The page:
The Philippines did not issue its highest alert for the Taal volcano – and this photo does not show an imminent tsunami threat

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A dramatic image of a tsunami has been shared in multiple social media posts alongside a claim that the Philippines has issued an Alert Level 5 for the Taal volcano, indicating a “hazardous eruption in progress.” This claim is false; the Philippine seismology institute wrote on its own Facebook page that the Taal volcano remains at Level 4, which denotes a “hazardous eruption imminent,” and the image in the misleading posts is an illustration of a tsunami.

This Facebook post was published January 13, 2020, a day after the Taal volcano began emitting huge plumes of ash forcing tens of thousands living nearby to flee to safety, AFP reported here

Below is a screenshot of the post:

Screenshot of Facebook post

A partial translation of the Tagalog-language post reads: “NDRRMC UPDATE BULLETIN #1 / January 13, 2020 . The Taal Volcano has been raised to Alert Level 5, because of the continuous eruption of ash, mud and small rocks that was observed at 1 this afternoon. Anytime now the volcano could explode hot ember and mud which is called lava (magma). / Also right now, the areas of Lobo, Balayan, Mabini and Tagaytay are experiencing the Receding of water which bodes of a big wave of water called TSUNAMI!”

NDRRMC refers to the National Disaster Risk Reduction and Management Council, the Philippine disaster agency.

According to the Philippine Institute of Volcanology and Seismology (PHIVOLCS-DOST), an Alert Level 5 for a volcano indicates a “Hazardous Eruption in Progress,” which denotes “extreme hazards to communities west of the volcano and ashfalls on downwind sectors.”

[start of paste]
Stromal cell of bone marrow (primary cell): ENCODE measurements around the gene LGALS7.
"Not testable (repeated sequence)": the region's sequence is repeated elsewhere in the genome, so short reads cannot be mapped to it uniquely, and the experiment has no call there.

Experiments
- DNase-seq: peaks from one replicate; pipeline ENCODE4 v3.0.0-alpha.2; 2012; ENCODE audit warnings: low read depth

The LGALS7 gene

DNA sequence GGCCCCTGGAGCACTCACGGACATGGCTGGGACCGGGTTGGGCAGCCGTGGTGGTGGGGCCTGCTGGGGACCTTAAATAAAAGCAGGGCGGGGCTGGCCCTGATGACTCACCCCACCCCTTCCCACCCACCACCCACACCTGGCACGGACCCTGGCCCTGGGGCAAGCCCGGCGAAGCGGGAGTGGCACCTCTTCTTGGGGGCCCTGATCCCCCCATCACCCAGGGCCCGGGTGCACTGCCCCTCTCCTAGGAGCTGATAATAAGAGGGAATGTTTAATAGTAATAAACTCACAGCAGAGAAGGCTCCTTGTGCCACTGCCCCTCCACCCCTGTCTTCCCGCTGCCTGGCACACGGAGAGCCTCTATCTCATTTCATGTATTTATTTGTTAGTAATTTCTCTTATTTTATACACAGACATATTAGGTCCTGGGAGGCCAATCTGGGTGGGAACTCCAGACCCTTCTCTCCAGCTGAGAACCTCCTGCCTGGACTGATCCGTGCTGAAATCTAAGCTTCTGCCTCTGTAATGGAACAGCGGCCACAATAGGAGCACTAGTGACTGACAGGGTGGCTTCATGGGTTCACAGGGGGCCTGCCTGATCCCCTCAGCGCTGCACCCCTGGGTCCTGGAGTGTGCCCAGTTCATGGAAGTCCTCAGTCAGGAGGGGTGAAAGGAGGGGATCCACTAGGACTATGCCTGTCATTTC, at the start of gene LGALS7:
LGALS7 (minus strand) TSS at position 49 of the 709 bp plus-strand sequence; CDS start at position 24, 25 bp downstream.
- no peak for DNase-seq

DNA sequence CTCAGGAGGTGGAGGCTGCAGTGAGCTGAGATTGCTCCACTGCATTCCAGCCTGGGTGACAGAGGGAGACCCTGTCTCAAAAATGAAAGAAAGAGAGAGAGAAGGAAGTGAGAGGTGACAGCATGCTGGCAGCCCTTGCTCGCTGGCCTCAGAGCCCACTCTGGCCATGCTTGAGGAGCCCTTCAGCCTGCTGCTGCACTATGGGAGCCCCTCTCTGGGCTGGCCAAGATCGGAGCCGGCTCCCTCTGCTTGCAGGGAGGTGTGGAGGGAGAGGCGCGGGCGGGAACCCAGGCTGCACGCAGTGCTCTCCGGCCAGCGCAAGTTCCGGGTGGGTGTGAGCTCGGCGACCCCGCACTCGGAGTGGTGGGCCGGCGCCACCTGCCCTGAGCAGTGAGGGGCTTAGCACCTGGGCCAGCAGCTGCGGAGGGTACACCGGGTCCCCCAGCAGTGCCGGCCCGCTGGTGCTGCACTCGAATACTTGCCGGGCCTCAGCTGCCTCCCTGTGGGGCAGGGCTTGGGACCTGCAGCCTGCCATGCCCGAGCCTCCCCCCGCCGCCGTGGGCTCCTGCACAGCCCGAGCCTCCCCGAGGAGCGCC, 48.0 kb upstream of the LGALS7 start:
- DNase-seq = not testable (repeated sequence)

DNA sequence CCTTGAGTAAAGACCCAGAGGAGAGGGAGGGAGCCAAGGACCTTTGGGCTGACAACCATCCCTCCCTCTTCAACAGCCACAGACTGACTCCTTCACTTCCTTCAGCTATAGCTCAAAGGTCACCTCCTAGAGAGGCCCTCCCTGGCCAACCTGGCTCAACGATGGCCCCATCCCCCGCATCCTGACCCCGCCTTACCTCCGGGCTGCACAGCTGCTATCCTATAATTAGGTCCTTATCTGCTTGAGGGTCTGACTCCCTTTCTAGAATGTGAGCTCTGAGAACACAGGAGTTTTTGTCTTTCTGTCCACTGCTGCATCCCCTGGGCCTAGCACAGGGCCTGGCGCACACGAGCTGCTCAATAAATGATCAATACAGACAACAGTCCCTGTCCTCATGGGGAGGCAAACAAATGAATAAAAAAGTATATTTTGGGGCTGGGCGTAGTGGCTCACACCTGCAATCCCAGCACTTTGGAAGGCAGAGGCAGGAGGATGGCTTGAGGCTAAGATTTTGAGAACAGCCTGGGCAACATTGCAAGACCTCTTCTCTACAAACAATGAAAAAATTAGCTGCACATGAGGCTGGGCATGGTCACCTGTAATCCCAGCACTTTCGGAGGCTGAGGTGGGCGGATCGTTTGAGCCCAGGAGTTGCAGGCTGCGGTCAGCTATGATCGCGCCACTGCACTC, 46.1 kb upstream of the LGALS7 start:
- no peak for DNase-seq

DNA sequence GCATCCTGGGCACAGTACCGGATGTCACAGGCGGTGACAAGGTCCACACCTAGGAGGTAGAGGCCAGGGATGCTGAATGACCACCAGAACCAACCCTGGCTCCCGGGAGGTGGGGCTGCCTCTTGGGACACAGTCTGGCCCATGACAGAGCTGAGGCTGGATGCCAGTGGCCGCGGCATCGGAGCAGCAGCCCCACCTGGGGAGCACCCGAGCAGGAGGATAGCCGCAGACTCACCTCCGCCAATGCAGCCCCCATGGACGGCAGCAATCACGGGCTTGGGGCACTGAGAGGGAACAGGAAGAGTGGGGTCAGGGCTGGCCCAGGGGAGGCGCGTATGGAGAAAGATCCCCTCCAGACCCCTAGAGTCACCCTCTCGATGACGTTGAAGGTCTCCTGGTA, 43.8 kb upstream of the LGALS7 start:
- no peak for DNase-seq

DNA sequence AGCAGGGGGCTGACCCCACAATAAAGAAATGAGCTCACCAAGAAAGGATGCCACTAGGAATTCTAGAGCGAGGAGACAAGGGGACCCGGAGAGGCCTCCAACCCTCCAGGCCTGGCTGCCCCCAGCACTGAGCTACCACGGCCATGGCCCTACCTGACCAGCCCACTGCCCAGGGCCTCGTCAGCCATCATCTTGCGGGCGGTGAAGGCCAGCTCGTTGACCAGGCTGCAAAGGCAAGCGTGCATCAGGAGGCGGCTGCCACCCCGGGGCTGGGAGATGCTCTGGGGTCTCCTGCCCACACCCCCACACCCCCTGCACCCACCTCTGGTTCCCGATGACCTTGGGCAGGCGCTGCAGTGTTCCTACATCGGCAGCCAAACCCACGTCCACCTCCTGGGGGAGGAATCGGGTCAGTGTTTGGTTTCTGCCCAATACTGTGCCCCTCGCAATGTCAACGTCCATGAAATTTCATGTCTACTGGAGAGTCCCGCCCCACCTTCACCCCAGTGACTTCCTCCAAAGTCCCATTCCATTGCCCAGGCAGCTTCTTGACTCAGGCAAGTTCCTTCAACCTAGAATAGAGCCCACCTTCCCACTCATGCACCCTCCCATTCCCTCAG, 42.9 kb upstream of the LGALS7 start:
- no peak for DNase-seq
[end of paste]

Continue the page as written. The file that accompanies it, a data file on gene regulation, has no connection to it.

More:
Other posts that did not include the tsunami photo made similar claims about the Taal volcano, which is located on an island in the middle of a lake south of Manila. Examples can be seen here and here on Facebook, and here on Twitter. 

The claim is false; NDRRMC documents show the Taal volcano remains on Alert Level 4, and the image in the misleading Facebook post is an artistic depiction of a tsunami, unrelated to the Philippines or the Taal volcano.

“As of 12 January 2020, 7:30 PM, the alert level of Taal Volcano was raised from Alert Level 3 (magmatic unrest) to Alert Level 4 (hazardous eruption imminent)," the NDRRMC stated in a report released on January 13, 2020. "This means that hazardous explosive eruption is possible within hours to days.” 

This NDRRMC update, published at 8:00 am local time on January 15, 2020, states Taal volcano remains at Alert Level 4.

Below is a screenshot of the report:

Screenshot of alert

PHIVOLCS-DOST also issued this statement on its Facebook page on January 13, 2020 refuting claims of Alert Level 5 being raised.

Below is a screenshot of the Facebook post:

Screenshot of statement

The Tagalog-language statement partly translates to English as: "READ: An ALERT LEVEL 4 is still raised in TAAL VOLCANO which could be seen in the volcano bulletin released by our agency this 8 AM, 13 January 2020. NO TRUTH to news circulating on various social media accounts about the raising of Taal Volcano to Alert Level 5.

“MAYON VOLCANO is on ALERT LEVEL 2 since March 29, 2018. NOT TRUE that its Alert Level was only raised now. ”

The statement’s comments on Mayon volcano refer to social media posts, such as this and this, that claim Mayon volcano had been raised to Alert Level 2 recently, stoking fears of another volcano erupting after Taal. 

The image in the Facebook post is also being used in a misleading context; a combination of a reverse image search and keyword search traced the image back to this illustration of a tsunami to MondoWorks design agency.

Below is a screenshot of the MondoWorks image, crediting the artist Chris Wren:

Screenshot of photo

Below is a screenshot comparison of the image used in the misleading Facebook post (L) and the MondoWorks image (R):

Screenshot comparison